Kirsten Maree of Renowned for Sound called the song "a joyous, bass-slapping little ditty that joins the likes of Olly Muirs' Wrapped Up and Pharrell Williams' Gust Of Wind in a trend of soul clad 70's throwbacks. The vocal dum-dum bass line, meets the scratchy melody of the electric guitar right off the bat, sending us hurling back in time and ready to dance."PopMatters's Matt James called the track a "deftly daft, delirious and incessant, booty-shaking blast of brass 'n' bravado", finding it a standout on the album. John Parker from Drowned in Sound called the recording "inescapable, a bona fide modern day mega hit". Neil McCormick from The Telegraph enjoyed the track because he "liked all the records it was built out of, by James Brown, Earth Wind & Fire and The Gap Band".Stereogum's Tom Breihan wrote, "It's the best American #1 we’ve had in more than a year, easily, and maybe much more". However, he noticed it copied the work of Morris Day & The Time and "takes these old sounds, but it presents them with energy and inventiveness and charm and balls". Robbie Daw of Idolator called the single "a straight-up ass-kicker" and not a "half-hearted stab" at recreating the "70's groove". He also praised the song's lyrics like "Michelle Pfeiffer, that white gold" and "gotta kiss myself, so pretty".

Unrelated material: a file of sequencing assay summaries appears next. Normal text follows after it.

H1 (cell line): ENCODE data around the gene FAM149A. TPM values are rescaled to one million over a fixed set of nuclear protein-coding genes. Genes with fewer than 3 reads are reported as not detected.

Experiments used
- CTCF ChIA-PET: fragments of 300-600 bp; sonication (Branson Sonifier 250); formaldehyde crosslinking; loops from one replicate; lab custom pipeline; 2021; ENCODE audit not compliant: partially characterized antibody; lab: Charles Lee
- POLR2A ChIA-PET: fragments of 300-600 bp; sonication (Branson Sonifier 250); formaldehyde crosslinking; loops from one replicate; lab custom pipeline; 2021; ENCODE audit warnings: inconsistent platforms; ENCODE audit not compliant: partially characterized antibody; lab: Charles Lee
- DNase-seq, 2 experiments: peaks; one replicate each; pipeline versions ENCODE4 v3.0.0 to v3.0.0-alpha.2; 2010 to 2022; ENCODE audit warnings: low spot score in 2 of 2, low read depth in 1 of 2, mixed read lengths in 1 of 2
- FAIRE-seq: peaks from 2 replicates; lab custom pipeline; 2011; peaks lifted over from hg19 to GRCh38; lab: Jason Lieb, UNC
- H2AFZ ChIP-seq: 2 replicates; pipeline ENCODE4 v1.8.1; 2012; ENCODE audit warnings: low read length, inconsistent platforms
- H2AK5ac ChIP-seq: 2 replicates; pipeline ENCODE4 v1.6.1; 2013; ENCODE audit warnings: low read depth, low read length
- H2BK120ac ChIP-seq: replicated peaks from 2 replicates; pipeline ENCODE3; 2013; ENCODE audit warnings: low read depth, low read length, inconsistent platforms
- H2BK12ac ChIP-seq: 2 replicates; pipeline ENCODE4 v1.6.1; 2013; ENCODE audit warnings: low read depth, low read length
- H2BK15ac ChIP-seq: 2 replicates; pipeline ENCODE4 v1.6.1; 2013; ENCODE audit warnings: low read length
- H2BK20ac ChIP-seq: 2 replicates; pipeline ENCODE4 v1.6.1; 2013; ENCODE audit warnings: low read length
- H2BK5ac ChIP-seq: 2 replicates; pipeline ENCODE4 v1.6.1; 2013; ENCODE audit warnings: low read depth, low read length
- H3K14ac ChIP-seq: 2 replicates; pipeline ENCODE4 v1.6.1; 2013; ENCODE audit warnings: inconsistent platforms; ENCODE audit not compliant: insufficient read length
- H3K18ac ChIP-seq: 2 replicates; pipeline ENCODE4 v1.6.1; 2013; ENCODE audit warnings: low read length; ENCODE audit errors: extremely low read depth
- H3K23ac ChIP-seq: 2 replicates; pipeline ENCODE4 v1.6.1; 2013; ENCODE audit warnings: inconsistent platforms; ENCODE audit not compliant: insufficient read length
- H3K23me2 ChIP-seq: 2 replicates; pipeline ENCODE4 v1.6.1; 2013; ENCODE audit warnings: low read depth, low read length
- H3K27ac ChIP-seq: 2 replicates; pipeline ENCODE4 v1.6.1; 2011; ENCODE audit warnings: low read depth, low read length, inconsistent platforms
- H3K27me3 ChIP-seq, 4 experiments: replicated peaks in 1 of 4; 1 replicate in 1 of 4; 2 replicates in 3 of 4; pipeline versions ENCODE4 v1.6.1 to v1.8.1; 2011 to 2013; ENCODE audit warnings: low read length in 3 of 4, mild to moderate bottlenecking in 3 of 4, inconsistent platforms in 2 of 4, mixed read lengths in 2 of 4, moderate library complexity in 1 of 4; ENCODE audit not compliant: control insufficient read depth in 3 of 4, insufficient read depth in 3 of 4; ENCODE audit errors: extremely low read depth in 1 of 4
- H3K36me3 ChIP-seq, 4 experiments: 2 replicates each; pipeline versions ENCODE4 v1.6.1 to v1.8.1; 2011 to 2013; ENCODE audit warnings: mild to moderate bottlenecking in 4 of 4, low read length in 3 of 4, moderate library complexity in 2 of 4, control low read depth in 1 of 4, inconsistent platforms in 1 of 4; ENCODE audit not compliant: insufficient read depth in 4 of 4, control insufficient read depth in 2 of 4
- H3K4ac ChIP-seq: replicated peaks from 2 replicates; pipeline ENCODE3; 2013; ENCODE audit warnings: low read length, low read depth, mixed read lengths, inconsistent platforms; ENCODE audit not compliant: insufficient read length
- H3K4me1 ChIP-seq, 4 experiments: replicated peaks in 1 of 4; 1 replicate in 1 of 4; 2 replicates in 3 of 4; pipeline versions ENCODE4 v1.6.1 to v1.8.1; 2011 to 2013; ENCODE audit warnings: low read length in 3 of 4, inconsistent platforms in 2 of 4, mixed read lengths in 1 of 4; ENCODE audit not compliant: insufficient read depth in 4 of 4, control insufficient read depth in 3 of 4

Jim Farber of the New York Daily News said the recording "isn't even a song", adding "[i]t's a vamp, a rush of 'hit me' rhythms of the style patented by James Brown". Farber added that the vocals have "zip", but they "lack soul, not to mention an ounce of individuality". He called "Uptown Funk" the only "lazy track" on the album.